by Betsy Edwards
This is National Newspaper Week, and if you are reading these words, chances are you already have an appreciation for the role that newspapers—and local newspapers, in particular—play within our communities.
Since our nation’s founding, newspapers have been critically important—as a source of reliable information upon which the public can make informed decisions, as a means for holding elected officials accountable, and as valued institutions within communities.
As a newspaper reader, you likely know this. Research tells us that most Virginians who read local newspapers are aware of the essential functions of local newspapers. A statewide survey conducted by the Virginia Press Association found that almost two in three (63%) of the survey’s 6,400 respondents regard local newspapers as the most trusted source of news, besting local TV, national newspapers and online outlets.
That’s encouraging news. Now overlay it with research conducted by professors at the University of Notre Dame and the University of Illinois-Chicago, which found that when newspapers go away, government waste and fraud go up, and voter turnout goes down. There’s also evidence that misinformation and polarization fill the void that a closed newspaper leaves behind.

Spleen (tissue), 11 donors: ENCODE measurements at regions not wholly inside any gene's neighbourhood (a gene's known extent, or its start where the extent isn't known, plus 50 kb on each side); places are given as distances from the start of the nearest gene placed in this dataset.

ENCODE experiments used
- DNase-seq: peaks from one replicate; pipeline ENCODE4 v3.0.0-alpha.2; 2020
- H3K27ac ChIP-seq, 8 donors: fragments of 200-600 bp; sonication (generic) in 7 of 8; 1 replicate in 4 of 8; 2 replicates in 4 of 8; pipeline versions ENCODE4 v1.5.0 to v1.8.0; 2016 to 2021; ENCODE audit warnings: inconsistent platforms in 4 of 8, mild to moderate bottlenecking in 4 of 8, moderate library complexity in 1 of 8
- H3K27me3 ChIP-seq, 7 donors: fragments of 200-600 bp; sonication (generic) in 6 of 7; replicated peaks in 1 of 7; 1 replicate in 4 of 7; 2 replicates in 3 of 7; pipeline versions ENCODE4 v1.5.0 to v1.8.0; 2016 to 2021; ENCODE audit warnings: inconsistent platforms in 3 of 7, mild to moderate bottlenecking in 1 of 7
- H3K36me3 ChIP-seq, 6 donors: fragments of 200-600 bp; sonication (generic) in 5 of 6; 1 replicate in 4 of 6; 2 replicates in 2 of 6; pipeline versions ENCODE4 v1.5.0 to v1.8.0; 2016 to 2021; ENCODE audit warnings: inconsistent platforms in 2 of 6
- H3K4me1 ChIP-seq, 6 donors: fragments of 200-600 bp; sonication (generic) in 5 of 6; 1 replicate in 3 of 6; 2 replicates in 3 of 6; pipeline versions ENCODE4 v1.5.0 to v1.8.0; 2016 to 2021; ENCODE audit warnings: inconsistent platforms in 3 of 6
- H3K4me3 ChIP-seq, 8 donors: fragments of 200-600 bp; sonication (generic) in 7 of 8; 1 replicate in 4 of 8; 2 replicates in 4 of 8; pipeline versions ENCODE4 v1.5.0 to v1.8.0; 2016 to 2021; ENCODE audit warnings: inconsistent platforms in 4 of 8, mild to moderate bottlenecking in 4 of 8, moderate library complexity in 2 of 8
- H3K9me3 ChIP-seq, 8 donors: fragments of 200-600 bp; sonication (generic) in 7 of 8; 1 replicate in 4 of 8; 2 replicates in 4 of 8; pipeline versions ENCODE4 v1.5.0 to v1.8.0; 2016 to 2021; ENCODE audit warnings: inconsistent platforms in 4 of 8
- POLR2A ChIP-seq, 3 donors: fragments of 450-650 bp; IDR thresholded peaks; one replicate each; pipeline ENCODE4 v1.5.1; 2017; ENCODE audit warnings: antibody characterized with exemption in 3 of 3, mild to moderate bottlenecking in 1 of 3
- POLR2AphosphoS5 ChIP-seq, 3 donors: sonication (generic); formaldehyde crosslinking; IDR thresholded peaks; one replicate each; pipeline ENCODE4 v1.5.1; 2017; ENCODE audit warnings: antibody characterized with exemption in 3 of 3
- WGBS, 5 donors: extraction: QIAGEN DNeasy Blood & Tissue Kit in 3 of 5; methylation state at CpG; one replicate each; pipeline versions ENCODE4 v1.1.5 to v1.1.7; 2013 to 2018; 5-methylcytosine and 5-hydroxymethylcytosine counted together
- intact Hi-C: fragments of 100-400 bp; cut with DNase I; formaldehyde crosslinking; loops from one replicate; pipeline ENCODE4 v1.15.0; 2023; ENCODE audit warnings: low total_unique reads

Perhaps ironically, it’s the online version of local newspapers that is now on the rise. Since 2014, the average number of monthly unique visitors to local news websites is up 44% according to the Pew Research Center. The trend is just as robust in Virginia. Monthly page views to the websites of Virginia newspapers are now over 240 million.
National Newspaper Week is an apt occasion for reflecting on the state of local newspapers such as this one. It’s also a timely opportunity to reaffirm our commitment to you, our readers, to fulfill our responsibility in reporting the news truthfully, fairly and in keeping with the values of our community that we all share.
Betsy Edwards is the executive director of the Virginia Press Association.